20 July 2000 | Stephen Groenewegen
Me, Myself, I combines two genres of romantic comedy: the "body swap" with the "what if?" story (you know, Dating the Enemy meets Sliding Doors). The film flounders a little in the first twenty minutes or so as it establishes Pamela (Rachel Griffiths), single and luckless in love. Pamela is a journalist, and has just met a fellow writer (Sandy Winton) who seems to be the perfect mate. Until she sees him with his kids... Pamela is wondering what her life would have been like if she'd married high school sweetheart Robert Dickson (David Roberts) when WHAM! she's hit by a car. She comes to in the arms of married Pamela (also Rachel Griffiths) who takes her home to her suburban house, three kids and married life with Robert.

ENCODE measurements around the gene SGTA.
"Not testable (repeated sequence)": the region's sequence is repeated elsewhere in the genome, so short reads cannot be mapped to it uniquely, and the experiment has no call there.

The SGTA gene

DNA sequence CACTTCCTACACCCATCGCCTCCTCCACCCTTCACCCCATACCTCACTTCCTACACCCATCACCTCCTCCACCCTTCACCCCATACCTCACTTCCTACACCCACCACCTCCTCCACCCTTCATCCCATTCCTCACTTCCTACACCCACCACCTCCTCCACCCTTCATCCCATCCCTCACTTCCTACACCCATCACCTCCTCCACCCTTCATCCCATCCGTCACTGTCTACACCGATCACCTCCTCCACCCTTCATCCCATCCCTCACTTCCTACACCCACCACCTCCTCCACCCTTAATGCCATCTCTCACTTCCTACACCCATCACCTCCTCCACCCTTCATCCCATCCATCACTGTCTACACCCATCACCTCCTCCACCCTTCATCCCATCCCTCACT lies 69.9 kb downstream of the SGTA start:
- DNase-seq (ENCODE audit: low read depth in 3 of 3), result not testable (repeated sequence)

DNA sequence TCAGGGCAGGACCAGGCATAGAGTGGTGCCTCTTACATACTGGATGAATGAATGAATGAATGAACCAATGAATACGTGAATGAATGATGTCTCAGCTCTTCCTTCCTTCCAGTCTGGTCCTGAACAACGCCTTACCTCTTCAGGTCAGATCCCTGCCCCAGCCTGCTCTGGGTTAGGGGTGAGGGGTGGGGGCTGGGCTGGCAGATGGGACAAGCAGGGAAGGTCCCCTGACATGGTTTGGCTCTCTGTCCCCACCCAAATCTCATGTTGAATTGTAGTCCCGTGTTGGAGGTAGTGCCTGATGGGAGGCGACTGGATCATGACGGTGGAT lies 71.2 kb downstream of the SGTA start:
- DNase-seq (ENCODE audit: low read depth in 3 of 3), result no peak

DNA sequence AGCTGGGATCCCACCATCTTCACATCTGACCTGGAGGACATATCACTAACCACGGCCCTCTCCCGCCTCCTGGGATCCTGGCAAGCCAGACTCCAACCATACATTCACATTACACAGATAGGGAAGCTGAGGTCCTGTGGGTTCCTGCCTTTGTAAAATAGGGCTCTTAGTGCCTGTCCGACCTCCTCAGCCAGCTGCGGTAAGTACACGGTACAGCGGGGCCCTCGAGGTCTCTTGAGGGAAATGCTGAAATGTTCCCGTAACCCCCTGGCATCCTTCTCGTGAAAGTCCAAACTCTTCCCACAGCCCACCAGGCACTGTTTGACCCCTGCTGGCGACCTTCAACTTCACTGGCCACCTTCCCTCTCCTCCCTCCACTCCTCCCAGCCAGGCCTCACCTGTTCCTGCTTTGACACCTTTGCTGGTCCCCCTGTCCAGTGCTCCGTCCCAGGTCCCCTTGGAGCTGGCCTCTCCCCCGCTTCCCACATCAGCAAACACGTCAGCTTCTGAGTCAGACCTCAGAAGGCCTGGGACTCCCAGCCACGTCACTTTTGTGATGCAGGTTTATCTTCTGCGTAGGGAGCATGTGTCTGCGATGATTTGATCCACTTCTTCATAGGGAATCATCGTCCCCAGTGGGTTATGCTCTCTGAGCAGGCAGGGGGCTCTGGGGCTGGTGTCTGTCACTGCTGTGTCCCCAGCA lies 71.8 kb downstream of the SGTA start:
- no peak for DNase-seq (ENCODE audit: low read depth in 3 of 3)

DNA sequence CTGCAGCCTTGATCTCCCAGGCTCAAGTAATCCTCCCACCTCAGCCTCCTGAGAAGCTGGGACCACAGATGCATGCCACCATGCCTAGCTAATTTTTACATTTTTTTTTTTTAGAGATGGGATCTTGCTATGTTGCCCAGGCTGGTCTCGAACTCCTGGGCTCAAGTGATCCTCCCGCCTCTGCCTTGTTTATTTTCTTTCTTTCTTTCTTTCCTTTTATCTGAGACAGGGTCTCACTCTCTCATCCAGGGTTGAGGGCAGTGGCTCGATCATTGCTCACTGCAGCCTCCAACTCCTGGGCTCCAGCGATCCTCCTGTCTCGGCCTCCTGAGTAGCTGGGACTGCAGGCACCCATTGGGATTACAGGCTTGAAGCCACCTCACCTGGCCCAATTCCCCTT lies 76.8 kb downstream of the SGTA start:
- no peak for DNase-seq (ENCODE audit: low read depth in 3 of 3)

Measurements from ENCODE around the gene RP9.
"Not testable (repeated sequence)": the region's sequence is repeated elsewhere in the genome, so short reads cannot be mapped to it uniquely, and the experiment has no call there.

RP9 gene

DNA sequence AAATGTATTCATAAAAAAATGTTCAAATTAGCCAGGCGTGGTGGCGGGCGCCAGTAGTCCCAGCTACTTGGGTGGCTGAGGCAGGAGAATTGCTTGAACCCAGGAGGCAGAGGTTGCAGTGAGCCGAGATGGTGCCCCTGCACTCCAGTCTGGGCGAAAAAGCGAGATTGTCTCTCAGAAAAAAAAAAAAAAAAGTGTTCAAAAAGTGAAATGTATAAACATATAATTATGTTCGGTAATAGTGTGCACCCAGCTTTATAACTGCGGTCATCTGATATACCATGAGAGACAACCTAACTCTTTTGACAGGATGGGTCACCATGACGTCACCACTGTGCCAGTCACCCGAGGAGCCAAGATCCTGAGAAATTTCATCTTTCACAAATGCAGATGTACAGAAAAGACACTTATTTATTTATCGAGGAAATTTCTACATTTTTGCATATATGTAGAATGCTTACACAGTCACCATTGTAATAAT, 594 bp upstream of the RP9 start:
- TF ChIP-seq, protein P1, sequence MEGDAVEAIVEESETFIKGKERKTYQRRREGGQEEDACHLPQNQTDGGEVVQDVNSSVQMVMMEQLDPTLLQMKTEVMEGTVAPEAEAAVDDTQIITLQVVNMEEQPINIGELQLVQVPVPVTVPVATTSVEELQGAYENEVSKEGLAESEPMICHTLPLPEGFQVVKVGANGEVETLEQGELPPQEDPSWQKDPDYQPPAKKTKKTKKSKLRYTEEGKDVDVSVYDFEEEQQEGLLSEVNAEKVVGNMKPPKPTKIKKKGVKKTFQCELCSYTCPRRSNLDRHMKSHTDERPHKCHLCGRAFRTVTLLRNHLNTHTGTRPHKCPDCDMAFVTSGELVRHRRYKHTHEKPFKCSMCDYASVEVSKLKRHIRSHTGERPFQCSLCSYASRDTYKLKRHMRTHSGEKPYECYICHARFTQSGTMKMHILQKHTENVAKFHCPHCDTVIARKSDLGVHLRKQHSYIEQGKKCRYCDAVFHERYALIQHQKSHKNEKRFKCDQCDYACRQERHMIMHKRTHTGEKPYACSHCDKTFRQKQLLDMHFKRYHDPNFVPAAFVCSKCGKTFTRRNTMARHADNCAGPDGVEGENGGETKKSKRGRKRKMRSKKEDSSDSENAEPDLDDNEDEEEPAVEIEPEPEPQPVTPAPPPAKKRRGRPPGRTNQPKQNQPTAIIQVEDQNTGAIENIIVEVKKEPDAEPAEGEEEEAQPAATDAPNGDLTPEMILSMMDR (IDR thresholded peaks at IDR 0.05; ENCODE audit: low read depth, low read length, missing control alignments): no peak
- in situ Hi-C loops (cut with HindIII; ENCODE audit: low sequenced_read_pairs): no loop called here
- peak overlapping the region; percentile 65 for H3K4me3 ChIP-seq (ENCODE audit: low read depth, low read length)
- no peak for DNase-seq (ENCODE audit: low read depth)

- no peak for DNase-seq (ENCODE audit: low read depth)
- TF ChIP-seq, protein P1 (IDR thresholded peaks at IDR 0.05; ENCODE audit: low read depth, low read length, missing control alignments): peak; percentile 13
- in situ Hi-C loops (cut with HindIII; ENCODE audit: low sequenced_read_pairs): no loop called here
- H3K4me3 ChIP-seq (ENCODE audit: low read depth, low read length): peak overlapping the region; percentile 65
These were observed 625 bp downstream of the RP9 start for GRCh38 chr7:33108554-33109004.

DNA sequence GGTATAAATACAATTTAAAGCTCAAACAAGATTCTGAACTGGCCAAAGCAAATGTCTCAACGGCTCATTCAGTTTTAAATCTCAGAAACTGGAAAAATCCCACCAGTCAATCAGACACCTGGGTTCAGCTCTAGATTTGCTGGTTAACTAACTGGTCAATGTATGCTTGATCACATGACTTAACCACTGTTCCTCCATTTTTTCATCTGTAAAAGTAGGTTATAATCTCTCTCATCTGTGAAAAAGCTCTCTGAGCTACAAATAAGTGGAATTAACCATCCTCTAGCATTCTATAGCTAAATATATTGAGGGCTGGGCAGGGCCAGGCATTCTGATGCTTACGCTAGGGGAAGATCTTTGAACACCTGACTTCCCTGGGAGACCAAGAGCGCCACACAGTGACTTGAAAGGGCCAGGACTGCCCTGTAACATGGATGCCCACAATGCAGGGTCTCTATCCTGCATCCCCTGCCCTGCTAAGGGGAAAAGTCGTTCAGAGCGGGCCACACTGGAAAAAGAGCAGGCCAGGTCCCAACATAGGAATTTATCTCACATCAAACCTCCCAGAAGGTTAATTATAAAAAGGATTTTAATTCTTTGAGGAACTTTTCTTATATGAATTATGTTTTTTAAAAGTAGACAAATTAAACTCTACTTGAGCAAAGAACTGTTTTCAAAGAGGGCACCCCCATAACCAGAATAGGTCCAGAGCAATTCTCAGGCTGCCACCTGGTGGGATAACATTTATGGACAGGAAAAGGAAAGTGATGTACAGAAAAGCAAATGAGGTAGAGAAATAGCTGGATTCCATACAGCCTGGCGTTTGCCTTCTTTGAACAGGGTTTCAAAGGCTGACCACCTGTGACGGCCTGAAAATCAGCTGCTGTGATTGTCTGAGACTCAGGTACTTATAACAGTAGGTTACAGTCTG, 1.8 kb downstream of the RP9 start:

This is writer-director Pip Karmel's first feature (she received an Oscar nomination for editing Shine). Karmel is obviously close to her material, but she's not overly protective of it - she wants us to enjoy her conception. She has the perfect star in Rachel Griffiths, who we're more used to seeing in supporting roles (most famously, Muriel's Wedding and Hilary and Jackie). She carried a film in Amy, but she played a glum, washed-out single mum. Here, she's a lot of fun. You want to know more about Pamela, and the subtle differences between the single and married Pamelas are simply, but impressively, conceived. She's well supported by David Roberts and Sandy Winton, as husband and potential boyfriend. Refreshingly for a romantic comedy, the men aren't thoroughly likeable or dislikeable. I found it easy to suspend my disbelief with Me, Myself, I. It's that rare beast: an Australian romantic comedy that's funny, and leaves you with a warm glow inside when it's over.